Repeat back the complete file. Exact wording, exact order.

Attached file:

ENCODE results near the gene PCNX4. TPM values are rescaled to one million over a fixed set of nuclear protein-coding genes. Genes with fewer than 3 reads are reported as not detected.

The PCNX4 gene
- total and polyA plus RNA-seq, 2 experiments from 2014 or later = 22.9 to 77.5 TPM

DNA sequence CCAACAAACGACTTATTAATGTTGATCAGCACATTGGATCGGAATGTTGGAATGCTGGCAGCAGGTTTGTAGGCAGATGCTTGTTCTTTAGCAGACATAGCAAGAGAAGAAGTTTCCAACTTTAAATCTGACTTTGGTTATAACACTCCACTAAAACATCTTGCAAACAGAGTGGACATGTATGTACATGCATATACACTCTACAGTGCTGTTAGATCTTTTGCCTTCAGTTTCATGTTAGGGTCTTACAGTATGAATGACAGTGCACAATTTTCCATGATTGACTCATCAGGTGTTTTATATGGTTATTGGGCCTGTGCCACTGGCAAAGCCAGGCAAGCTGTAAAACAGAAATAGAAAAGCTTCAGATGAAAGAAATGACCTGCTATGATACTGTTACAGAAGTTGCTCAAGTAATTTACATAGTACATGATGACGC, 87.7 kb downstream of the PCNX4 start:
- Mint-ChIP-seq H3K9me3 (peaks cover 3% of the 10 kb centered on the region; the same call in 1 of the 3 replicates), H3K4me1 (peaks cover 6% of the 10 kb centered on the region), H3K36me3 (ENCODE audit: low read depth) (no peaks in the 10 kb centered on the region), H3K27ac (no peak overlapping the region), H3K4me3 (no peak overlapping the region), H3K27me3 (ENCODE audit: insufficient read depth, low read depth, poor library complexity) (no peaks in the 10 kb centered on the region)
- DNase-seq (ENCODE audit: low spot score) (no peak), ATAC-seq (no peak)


ENCODE results near the gene PCNX4. TPM values are rescaled to one million over a fixed set of nuclear protein-coding genes. Genes with fewer than 3 reads are reported as not detected.

The PCNX4 gene
- total and polyA plus RNA-seq, 2 experiments from 2014 or later = 22.9 to 77.5 TPM

DNA sequence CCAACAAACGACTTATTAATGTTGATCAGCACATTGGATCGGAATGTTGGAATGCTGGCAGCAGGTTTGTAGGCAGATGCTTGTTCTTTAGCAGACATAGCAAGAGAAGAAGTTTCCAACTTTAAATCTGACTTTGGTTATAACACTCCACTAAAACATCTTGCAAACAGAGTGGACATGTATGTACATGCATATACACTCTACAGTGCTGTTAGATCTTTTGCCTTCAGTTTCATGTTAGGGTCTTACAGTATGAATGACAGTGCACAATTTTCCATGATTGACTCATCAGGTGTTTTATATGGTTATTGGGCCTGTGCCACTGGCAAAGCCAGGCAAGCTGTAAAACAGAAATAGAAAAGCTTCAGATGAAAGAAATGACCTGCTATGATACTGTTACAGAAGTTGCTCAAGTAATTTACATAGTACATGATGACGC, 87.7 kb downstream of the PCNX4 start:
- Mint-ChIP-seq H3K9me3 (peaks cover 3% of the 10 kb centered on the region; the same call in 1 of the 3 replicates), H3K4me1 (peaks cover 6% of the 10 kb centered on the region), H3K36me3 (ENCODE audit: low read depth) (no peaks in the 10 kb centered on the region), H3K27ac (no peak overlapping the region), H3K4me3 (no peak overlapping the region), H3K27me3 (ENCODE audit: insufficient read depth, low read depth, poor library complexity) (no peaks in the 10 kb centered on the region)
- DNase-seq (ENCODE audit: low spot score) (no peak), ATAC-seq (no peak)